Impact Score 6.6
Nowadays, connected vehicles are able to collect up to 170 measurements (speed, temperature, fuel consumption, etc.) from on board built-in sensors and transmit them to an infrastructure, usually by 4G/5G wireless communications. This raises many opportunities to develop new and innovative telematics services including, among others, driver safety, customer experience, location-based services, dealer services, infotainment, etc. It is expected that there will be roughly 2 billion connected cars by the end of 2025 on the world’s roadways, where each of which can produce up to 30 terabytes of data each day. This huge amount of data, whereas it offers interesting commercial opportunities, it emphasizes however the development of sophisticated computation frameworks, in particular parallel and distributed ones, for collecting, gathering and analyzing the generated data.
Most notable, among the challenges facing connected vehicles applications, is the infrastructure’s ability of real-time or near real time processing in order to enable new and innovative services. In fact, a broad range of applications, more precisely safety application (e.g., early alert on the presence of freezing rain on roads), is based on a new emerging communication paradigm, known as “car-to-car communication via infrastructure”. The performance, and even the existence, of this paradigm is highly dependent on the infrastructure’s ability to collect information, process and gather it and finally deliver it (i.e., sending back) to cars within acceptable delays. Even the latter depend on the target applications, they are mostly required to be very short to meet real-time or near real-time delays. This is true specifically for safety applications.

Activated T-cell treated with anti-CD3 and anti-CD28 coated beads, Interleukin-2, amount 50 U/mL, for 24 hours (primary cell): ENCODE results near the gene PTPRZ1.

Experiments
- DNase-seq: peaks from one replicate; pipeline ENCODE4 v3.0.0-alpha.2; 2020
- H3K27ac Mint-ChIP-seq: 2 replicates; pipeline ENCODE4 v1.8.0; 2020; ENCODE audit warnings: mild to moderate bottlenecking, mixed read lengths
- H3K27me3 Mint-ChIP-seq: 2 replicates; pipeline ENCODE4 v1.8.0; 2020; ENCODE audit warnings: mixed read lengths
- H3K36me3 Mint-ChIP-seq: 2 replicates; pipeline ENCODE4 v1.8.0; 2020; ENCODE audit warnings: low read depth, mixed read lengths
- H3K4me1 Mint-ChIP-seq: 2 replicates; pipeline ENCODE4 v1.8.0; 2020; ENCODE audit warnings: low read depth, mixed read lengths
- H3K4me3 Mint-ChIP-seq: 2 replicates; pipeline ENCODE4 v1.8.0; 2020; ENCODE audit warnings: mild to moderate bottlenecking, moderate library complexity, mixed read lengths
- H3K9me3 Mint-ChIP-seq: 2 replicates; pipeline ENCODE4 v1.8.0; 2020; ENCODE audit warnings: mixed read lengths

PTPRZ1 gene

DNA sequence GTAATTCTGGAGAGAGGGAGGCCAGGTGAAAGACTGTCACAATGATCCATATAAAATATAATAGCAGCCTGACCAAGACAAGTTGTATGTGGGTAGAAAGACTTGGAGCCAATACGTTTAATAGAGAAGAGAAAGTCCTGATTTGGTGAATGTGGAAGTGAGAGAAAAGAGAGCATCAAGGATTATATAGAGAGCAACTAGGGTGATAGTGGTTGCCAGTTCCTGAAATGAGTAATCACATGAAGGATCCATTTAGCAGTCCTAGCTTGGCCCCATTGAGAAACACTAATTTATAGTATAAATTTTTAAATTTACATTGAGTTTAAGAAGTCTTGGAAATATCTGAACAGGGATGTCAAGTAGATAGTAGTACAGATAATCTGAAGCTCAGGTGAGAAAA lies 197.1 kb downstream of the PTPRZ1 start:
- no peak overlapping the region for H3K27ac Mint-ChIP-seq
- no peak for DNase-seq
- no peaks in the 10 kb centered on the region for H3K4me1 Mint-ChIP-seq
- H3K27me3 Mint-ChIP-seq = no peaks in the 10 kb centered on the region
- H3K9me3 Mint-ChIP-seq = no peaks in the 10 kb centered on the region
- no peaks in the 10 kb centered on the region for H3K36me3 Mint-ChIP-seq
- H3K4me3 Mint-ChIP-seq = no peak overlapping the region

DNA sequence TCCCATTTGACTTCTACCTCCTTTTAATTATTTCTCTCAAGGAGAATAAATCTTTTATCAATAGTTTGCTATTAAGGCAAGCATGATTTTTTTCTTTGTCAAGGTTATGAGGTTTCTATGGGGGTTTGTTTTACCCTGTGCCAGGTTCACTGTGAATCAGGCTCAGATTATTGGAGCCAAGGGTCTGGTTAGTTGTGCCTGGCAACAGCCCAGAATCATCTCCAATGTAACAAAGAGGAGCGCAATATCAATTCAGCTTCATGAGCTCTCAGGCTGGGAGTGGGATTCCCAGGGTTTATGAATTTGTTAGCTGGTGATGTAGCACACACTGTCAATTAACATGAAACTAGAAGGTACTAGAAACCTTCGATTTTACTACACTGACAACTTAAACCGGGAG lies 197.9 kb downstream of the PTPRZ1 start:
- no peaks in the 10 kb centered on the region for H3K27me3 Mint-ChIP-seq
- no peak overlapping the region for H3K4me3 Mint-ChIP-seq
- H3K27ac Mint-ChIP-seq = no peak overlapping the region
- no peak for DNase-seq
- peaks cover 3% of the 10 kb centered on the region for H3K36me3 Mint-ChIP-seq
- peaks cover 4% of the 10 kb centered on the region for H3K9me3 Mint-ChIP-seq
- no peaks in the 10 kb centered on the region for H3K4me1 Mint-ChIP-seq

The objective of this special issue is to explore recent advances and future trends in developing, as well as deploying innovative applications related to connected vehicles. It aims to provide a forum for researchers and practitioners to foster exchange of research ideas, approaches, theories, practices and industrial experiences to resolve challenging issues associated with managing big data generated from connected vehicles, whilst considering their intrinsic requirements.
This special issue seeks high-quality and original technical contributions as well as industrial experiences. Submissions will be judged on their originality, significance, clarity, relevance, and technical correctness. High-quality survey papers are also welcome. Submitted papers must not be under consideration in any other venue(s).
Scope of the special issue:
Topics of interest are (but not limited to):
Authors should follow the Journal of Parallel and Distributed Computing manuscript format described at the journal site: https://www.elsevier.com/journals/journal-of-parallel-and-distributed-computing/0743-7315/guide-for-authors. Manuscripts that extend research published previously (e.g., in conference or workshop proceedings) will only be considered if they include at least 30% of significantly new material; the submission of such manuscripts must be accompanied by a “Summary of Differences” letter explaining how the authors extended their previously published work. All manuscripts and any supplementary material should be submitted through Elsevier Editorial System (EVISE), available at: https://www.evise.com/evise/jrnl/YJPDC. The authors must select "VSI: CV meet BigData" when they reach the "Article Type" in the submission process.
Submission deadline: December 15th, 2020
First round of Reviews: March 15th, 2021
Revised paper submission: May 1st, 2021
Final decision: July 30th, 2021
Publications: Late 2021
University of Franche-Comte, France
University of Exeter, UK
IBM Zurich Research Laboratory, Switzerland